In 2007, more than a dozen of the world’s largest banks colluded to deliberately depress the rate at which they paid out on investments. This rate is known as the London Interbank Offered Rate (Libor), which is the average of interest rates estimated by each of the leading banks in London that it would be charged were it to borrow from other banks.
Financial institutions, mortgage lenders, and credit card agencies around the world, set their own rates relative to it, and at least $350 trillion in derivatives and other financial products are tied to the Libor. These mega banks suppressed Libor, during the beginning of the collapse, to boost earnings and make their bottom lines appear healthier.
This banking conspiracy to rig Libor was one of the key factors in bringing about the financial collapse of 2008. The scandal was so large, in fact, that it nearly bankrupt the planet.
After the dust had cleared, multiple investors launched lawsuits against these megabanks. However, in March of 2013, U.S. District Judge Naomi Reice Buchwald dismissed much, though not all, of this class action lawsuit directed at the banks.
Buchwald argued in favor of the banks, saying that since the LIBOR-setting process was never meant to be competitive, the suppression of that process was not anti-competitive.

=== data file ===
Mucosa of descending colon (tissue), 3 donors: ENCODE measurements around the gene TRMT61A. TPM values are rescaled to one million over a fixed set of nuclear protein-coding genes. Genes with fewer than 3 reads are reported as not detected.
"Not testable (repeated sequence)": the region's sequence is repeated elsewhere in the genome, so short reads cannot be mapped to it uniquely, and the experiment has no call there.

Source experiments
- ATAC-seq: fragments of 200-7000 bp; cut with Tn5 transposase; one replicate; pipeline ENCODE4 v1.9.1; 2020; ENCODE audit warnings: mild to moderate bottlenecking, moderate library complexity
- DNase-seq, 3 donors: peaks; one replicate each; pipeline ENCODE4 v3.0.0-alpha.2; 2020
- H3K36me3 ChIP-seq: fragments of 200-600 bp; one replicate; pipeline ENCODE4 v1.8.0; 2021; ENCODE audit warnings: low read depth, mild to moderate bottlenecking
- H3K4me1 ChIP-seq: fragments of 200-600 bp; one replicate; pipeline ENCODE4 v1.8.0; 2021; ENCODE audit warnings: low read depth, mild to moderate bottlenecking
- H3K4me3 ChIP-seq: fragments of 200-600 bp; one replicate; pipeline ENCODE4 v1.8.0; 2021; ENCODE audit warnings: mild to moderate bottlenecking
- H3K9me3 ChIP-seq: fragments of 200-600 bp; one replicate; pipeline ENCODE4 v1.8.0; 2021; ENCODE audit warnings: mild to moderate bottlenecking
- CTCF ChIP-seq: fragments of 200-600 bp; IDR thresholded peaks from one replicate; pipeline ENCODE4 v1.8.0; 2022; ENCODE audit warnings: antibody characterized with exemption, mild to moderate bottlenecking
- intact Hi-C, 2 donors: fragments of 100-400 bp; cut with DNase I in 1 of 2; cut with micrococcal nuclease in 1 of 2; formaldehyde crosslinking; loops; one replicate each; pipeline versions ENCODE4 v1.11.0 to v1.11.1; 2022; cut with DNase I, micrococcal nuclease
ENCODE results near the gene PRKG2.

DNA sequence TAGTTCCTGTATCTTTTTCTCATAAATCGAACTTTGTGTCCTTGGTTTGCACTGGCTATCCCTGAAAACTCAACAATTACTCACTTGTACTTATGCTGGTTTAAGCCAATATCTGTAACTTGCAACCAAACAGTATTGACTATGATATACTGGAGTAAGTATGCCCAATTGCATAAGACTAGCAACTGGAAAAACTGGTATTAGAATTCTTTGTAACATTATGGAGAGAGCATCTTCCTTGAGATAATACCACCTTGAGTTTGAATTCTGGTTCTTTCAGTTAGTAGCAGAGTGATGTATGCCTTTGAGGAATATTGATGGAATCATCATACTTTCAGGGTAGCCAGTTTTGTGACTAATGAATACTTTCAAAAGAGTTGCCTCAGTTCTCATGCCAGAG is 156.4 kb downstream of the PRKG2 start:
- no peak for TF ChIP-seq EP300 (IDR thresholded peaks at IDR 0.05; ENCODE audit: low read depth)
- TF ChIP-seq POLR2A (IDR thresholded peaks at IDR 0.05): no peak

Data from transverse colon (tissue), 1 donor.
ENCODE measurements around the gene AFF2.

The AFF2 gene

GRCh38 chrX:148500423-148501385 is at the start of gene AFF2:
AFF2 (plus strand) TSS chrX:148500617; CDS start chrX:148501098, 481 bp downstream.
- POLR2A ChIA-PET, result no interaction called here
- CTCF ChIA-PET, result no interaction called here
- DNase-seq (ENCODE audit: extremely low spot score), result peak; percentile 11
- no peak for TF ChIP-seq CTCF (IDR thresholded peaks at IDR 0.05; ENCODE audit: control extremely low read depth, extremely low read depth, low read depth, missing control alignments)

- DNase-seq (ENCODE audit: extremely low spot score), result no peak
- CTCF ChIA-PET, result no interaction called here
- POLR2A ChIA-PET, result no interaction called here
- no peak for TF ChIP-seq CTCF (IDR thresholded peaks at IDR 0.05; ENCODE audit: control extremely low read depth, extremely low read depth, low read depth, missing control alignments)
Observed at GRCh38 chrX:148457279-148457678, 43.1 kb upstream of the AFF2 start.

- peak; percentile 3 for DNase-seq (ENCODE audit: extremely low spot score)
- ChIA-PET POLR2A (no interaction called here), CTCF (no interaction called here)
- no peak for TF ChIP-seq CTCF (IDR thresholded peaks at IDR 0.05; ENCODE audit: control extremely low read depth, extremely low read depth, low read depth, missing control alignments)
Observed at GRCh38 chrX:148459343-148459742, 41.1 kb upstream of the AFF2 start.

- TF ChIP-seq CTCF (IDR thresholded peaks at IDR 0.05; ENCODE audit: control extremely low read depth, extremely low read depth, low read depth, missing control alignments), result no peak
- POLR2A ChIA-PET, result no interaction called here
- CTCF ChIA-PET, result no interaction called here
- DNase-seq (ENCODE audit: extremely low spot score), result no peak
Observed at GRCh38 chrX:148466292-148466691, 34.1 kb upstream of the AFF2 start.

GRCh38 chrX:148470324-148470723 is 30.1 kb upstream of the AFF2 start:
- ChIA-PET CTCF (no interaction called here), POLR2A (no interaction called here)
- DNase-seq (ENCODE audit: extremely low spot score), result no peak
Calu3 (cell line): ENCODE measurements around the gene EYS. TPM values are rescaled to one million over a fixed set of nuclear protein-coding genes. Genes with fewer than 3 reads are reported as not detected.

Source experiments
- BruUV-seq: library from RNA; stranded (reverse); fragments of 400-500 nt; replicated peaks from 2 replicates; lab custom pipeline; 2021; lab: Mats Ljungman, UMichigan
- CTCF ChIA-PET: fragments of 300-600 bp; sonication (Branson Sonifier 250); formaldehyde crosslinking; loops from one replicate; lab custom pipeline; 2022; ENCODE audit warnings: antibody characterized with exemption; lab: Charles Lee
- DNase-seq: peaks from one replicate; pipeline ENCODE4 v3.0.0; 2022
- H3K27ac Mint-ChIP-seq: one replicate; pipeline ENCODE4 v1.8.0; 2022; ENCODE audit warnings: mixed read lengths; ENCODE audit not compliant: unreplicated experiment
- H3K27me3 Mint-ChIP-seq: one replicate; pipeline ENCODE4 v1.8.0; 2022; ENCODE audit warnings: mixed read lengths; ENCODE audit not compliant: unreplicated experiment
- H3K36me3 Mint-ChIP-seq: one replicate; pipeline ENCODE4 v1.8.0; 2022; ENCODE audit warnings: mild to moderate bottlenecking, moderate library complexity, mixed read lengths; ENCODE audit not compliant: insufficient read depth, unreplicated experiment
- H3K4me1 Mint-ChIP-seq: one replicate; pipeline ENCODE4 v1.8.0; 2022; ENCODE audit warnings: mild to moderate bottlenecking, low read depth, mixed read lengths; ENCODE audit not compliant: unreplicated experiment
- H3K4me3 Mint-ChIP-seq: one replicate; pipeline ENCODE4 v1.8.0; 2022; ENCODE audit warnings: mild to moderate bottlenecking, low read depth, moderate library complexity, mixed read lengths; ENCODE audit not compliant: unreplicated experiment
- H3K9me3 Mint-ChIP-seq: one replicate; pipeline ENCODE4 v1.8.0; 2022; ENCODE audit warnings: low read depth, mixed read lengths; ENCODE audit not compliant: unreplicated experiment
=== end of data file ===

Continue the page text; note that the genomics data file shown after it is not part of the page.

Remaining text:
This ruling was a huge win for the banks. However, a new ruling by the U.S. Court of Appeals for the Second Circuit has overturned that win.
“Appellants sustained their burden of showing injury by alleging that they paid artificially fixed higher prices,” Circuit Judge Dennis Jacobs wrote for a three-judge appeals court panel.
The revived antitrust lawsuit, according to the appeals court, could be devastating to these 16 banks, including Deutsche Bank AG, Royal Bank of Canada, Royal Bank of Scotland Group Plc, UBS AG, HSBC Holdings Plc, Barclays Plc, Credit Suisse Group AG, Bank of America Corp, Citigroup Inc., and JPMorgan Chase & Co.